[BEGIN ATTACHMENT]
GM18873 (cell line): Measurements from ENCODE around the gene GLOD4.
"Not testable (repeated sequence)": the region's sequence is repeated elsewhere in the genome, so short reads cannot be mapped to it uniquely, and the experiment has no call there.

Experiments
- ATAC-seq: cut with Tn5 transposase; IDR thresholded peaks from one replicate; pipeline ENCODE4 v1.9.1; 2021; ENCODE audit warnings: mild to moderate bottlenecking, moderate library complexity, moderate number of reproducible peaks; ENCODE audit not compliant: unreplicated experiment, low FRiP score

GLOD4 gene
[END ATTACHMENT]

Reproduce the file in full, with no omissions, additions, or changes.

GM18873 (cell line): Measurements from ENCODE around the gene GLOD4.
"Not testable (repeated sequence)": the region's sequence is repeated elsewhere in the genome, so short reads cannot be mapped to it uniquely, and the experiment has no call there.

Experiments
- ATAC-seq: cut with Tn5 transposase; IDR thresholded peaks from one replicate; pipeline ENCODE4 v1.9.1; 2021; ENCODE audit warnings: mild to moderate bottlenecking, moderate library complexity, moderate number of reproducible peaks; ENCODE audit not compliant: unreplicated experiment, low FRiP score

GLOD4 gene